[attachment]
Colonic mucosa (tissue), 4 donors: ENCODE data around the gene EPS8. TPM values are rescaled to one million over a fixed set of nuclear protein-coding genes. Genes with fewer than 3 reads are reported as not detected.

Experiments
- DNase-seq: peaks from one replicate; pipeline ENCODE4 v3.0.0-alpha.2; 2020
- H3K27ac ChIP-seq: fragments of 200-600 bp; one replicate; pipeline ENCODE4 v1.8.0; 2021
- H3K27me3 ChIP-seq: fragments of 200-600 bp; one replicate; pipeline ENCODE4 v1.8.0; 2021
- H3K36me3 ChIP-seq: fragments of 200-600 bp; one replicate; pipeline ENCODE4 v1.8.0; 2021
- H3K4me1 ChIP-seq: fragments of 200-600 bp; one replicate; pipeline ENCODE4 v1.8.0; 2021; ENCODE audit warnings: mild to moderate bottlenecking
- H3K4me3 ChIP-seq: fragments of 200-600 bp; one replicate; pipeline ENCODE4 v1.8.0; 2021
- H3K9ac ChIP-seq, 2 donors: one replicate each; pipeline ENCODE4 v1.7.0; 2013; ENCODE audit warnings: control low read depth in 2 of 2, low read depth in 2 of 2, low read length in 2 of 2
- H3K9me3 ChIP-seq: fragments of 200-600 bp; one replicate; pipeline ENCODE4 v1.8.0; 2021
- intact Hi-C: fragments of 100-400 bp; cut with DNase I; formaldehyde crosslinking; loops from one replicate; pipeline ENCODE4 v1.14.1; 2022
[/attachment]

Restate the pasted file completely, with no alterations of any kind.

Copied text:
Colonic mucosa (tissue), 4 donors: ENCODE data around the gene EPS8. TPM values are rescaled to one million over a fixed set of nuclear protein-coding genes. Genes with fewer than 3 reads are reported as not detected.

Experiments
- DNase-seq: peaks from one replicate; pipeline ENCODE4 v3.0.0-alpha.2; 2020
- H3K27ac ChIP-seq: fragments of 200-600 bp; one replicate; pipeline ENCODE4 v1.8.0; 2021
- H3K27me3 ChIP-seq: fragments of 200-600 bp; one replicate; pipeline ENCODE4 v1.8.0; 2021
- H3K36me3 ChIP-seq: fragments of 200-600 bp; one replicate; pipeline ENCODE4 v1.8.0; 2021
- H3K4me1 ChIP-seq: fragments of 200-600 bp; one replicate; pipeline ENCODE4 v1.8.0; 2021; ENCODE audit warnings: mild to moderate bottlenecking
- H3K4me3 ChIP-seq: fragments of 200-600 bp; one replicate; pipeline ENCODE4 v1.8.0; 2021
- H3K9ac ChIP-seq, 2 donors: one replicate each; pipeline ENCODE4 v1.7.0; 2013; ENCODE audit warnings: control low read depth in 2 of 2, low read depth in 2 of 2, low read length in 2 of 2
- H3K9me3 ChIP-seq: fragments of 200-600 bp; one replicate; pipeline ENCODE4 v1.8.0; 2021
- intact Hi-C: fragments of 100-400 bp; cut with DNase I; formaldehyde crosslinking; loops from one replicate; pipeline ENCODE4 v1.14.1; 2022